In many cases the space is represented as a Hilbert space [math]\mathcal{H}[/math] rather than some specific [math]2^n[/math]dimensional complex space. The number of dimensions (defined by the basis vectors, and thus also the possible outcomes from measurement) is then often implied by the operands. In Grover's algorithm, Lov named this vector set "the database".
The selection of basis vectors against to measure a quantum state will influence the outcome of the measurement.^{[10]} See Von Neumann entropy for details. In this article, we always use the computational basis, which means that we have labeled the [math]2^n[/math] basis vectors of an [math]n[/math]qubit register [math]0\rangle, 1\rangle, 2\rangle, \cdots, 2^n1\rangle[/math], or use the binary representation [math]0_{10}\rangle = 0\dots 00_{2}\rangle, 1_{10}\rangle = 0\dots01_{2}\rangle, 2_{10}\rangle = 0\dots10_{2}\rangle, \cdots, 2^n1\rangle = 111\dots1_{2}\rangle[/math].
In the quantum computing domain, it is generally assumed that the basis vectors constitute an orthonormal basis.
An example of usage of an alternative measurement basis is in the BB84 cipher.
The effect of measurement on entangled states
If two quantum registers are entangled (their combined state cannot be expressed as a tensor product), measurement of one register affects or reveals the state of the other register by partially or entirely collapsing its state too. This effect can be used for computation, and is used in many algorithms.
The HadamardCNOT combination acts on the zerostate as follows: [math]CNOT(H \otimes I)00\rangle = \Bigg(\begin{bmatrix} 1 & 0 & 0 & 0 \\ 0 & 1 & 0 & 0 \\ 0 & 0 & 0 & 1 \\ 0 & 0 & 1 & 0 \end{bmatrix} \Big(\frac{1}{\sqrt{2}} \begin{bmatrix} 1 & 1 \\ 1 & 1 \end{bmatrix} \otimes \begin{bmatrix} 1 & 0 \\ 0 & 1 \end{bmatrix}\Big)\Bigg) \begin{bmatrix} 1 \\ 0 \\ 0 \\ 0 \end{bmatrix} = \frac{1}{\sqrt{2}} \begin{bmatrix} 1 \\ 0 \\ 0 \\ 1 \end{bmatrix} = \frac{00\rangle + 11\rangle}{\sqrt{2}}[/math]
This resulting state is the Bell state [math]\frac{00\rangle + 11\rangle}{\sqrt{2}} = \frac{1}{\sqrt{2}}\begin{bmatrix} 1 \\ 0 \\ 0 \\ 1\end{bmatrix}[/math]. It cannot be described as a tensor product of two qubits. There is no solution for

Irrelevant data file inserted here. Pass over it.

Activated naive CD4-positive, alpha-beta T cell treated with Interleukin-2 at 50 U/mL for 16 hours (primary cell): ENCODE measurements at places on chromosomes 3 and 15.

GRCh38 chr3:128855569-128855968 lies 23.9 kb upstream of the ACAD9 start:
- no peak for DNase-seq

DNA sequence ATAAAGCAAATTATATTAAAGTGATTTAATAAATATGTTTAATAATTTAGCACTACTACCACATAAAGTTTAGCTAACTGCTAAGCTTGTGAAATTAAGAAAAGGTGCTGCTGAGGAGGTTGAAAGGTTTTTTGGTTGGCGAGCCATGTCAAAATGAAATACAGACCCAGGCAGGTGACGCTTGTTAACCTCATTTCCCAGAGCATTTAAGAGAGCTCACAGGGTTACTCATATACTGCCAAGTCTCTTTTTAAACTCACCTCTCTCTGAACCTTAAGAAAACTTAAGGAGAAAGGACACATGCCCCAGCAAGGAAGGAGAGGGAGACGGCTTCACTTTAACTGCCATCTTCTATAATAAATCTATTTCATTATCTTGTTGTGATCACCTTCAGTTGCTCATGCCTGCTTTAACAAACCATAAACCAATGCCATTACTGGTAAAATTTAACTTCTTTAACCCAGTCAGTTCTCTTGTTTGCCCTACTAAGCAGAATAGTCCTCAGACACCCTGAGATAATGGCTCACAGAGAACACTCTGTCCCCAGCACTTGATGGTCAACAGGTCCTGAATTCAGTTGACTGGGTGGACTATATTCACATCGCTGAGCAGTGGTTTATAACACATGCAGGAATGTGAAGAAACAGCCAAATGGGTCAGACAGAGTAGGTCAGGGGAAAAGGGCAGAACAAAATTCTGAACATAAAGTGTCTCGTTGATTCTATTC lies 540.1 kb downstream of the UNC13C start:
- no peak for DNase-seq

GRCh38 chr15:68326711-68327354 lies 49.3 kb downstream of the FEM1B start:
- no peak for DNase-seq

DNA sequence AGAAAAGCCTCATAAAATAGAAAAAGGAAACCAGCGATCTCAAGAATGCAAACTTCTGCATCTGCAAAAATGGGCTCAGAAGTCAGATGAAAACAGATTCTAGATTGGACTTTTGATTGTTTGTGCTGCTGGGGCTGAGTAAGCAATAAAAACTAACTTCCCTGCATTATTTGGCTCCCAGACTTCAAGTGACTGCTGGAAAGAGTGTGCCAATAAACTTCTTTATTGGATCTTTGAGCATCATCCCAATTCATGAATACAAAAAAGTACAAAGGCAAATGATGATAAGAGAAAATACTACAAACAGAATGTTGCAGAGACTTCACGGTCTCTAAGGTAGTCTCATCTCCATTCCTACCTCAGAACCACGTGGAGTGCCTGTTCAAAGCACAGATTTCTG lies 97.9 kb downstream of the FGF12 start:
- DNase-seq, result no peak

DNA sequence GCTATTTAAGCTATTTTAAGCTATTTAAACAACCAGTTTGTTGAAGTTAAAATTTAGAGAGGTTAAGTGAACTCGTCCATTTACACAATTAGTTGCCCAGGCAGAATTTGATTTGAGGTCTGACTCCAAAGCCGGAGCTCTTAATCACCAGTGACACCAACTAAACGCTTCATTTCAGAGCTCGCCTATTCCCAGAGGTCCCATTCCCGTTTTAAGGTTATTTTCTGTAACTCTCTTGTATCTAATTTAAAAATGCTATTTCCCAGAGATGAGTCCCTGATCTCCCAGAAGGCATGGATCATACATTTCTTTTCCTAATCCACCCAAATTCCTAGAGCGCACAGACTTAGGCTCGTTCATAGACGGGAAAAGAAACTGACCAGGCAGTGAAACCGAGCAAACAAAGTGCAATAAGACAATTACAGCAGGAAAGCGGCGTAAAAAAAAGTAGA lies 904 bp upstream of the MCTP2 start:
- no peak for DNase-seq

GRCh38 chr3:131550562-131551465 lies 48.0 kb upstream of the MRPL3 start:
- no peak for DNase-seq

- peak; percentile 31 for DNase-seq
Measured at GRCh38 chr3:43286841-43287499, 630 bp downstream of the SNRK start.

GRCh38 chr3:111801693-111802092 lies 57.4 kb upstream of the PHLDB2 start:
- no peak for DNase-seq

[math]\begin{bmatrix} a \\ b \end{bmatrix} \otimes \begin{bmatrix} c \\ d \end{bmatrix} = \frac{1}{\sqrt{2}}\begin{bmatrix} ac \\ ad \\ bc \\ bd \end{bmatrix} = \frac{1}{\sqrt{2}}\begin{bmatrix} 1 \\ 0 \\ 0 \\ 1 \end{bmatrix}[/math]
because for example [math]c[/math] needs to be both nonzero and zero in the case of [math]ac[/math] and [math]bc[/math].
The quantum state spans the two qubits. This is called entanglement. The GHZ state is a similar entangled quantum state that spans three or more qubits. Measuring one of the two qubits that make up this Bell state will result in that the other qubit logically must have the same value, both must be the same: Either it will be found in the state [math]00\rangle[/math], or in the state [math]11\rangle[/math]. If we measure one of the qubits to be for example [math]1\rangle[/math], then the other qubit must also be [math]1\rangle[/math], because their combined state became [math]11\rangle[/math]. Measurement of one of the qubits collapses the entire quantum state, that span the two qubits.
This type of valueassignment occurs instantaneously over any distance and this has as of 2018 been experimentally verified by QUESS for distances of up to 1200 kilometers.^{[11]}^{[12]}^{[13]} That the phenomena appears to happen instantaneously as opposed to the time it would take to traverse the distance separating the qubits at the speed of light is called the EPR paradox, and it is an open question in physics how to resolve this. Originally it was solved by giving up the assumption of local realism, but other interpretations have also emerged. For more information see the Bell test experiments. The nocommunication theorem proves that this phenomena cannot be used for fasterthanlight communication of classical information.
Measurement on registers with pairwise entangled qubits
A register is a sequence of qubits, similar in analogy to a classic CPU register.
Take a register A with [math]n[/math] qubits all initialized to [math]0\rangle[/math], and feed it through a parallel Hadamard gate [math]\bigotimes_{1}^{n} H[/math]. Register A will then enter the state [math]\frac{1}{\sqrt{2^n}}\sum_{i=0}^{2^{n}1}i\rangle[/math] that have equal probability of when measured to be in any of its [math]2^n[/math] possible states; [math]0\rangle[/math] to [math]2^n1\rangle[/math]. Take a second register B, also with [math]n[/math] qubits initialized to [math]0\rangle[/math] and pairwise CNOT its qubits with the qubits in register A, such that for each [math]i[/math] the qubits [math]A_{i}[/math] and [math]B_{i}[/math] forms the state [math]A_{i}B_{i}\rangle = \frac{00\rangle + 11\rangle}{\sqrt{2}}[/math]